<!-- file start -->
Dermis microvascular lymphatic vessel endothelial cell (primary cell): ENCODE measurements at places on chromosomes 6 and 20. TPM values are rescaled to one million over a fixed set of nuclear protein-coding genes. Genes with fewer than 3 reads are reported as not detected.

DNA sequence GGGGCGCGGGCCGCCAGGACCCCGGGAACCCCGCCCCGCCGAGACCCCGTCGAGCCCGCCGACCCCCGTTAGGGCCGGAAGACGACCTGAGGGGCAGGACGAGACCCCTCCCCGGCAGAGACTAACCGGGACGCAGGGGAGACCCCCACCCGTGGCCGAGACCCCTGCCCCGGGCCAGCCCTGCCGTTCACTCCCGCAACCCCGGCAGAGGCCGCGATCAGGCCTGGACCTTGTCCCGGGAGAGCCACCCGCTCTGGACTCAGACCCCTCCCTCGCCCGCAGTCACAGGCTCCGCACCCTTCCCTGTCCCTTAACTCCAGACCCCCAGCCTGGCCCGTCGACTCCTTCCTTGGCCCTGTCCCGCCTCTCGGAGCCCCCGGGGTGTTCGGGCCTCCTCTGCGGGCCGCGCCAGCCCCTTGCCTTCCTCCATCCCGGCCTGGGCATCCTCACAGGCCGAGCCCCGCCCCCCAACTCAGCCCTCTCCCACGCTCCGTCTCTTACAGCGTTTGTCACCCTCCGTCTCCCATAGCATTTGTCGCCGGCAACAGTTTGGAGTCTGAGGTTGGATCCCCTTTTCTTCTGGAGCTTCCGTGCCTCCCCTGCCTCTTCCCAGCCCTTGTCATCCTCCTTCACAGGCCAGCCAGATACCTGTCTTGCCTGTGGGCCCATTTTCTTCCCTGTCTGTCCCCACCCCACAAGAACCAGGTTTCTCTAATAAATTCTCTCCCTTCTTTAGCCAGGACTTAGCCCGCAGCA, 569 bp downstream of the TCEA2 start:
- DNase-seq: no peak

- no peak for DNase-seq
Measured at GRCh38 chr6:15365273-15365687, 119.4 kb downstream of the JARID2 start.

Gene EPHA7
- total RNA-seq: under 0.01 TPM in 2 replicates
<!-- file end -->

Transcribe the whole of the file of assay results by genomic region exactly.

Dermis microvascular lymphatic vessel endothelial cell (primary cell): ENCODE measurements at places on chromosomes 6 and 20. TPM values are rescaled to one million over a fixed set of nuclear protein-coding genes. Genes with fewer than 3 reads are reported as not detected.

DNA sequence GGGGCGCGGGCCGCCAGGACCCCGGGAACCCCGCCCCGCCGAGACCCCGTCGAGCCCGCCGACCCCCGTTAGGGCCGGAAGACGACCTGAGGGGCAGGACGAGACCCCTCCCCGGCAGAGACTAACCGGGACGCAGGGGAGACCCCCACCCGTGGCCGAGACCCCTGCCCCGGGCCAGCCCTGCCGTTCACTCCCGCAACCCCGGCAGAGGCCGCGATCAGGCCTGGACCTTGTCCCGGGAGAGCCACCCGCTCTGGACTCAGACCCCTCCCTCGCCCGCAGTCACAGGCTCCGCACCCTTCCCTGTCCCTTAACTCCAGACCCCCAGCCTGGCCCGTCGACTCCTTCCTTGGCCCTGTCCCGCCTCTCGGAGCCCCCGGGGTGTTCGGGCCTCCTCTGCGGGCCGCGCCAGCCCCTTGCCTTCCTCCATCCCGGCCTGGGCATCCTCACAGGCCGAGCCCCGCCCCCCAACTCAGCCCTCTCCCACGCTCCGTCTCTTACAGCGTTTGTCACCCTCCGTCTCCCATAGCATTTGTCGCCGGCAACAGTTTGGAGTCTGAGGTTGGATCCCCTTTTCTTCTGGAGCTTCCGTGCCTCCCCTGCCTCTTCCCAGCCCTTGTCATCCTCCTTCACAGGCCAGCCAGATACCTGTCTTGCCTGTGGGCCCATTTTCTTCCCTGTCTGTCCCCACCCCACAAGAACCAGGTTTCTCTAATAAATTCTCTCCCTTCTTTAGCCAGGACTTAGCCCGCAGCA, 569 bp downstream of the TCEA2 start:
- DNase-seq: no peak

- no peak for DNase-seq
Measured at GRCh38 chr6:15365273-15365687, 119.4 kb downstream of the JARID2 start.

Gene EPHA7
- total RNA-seq: under 0.01 TPM in 2 replicates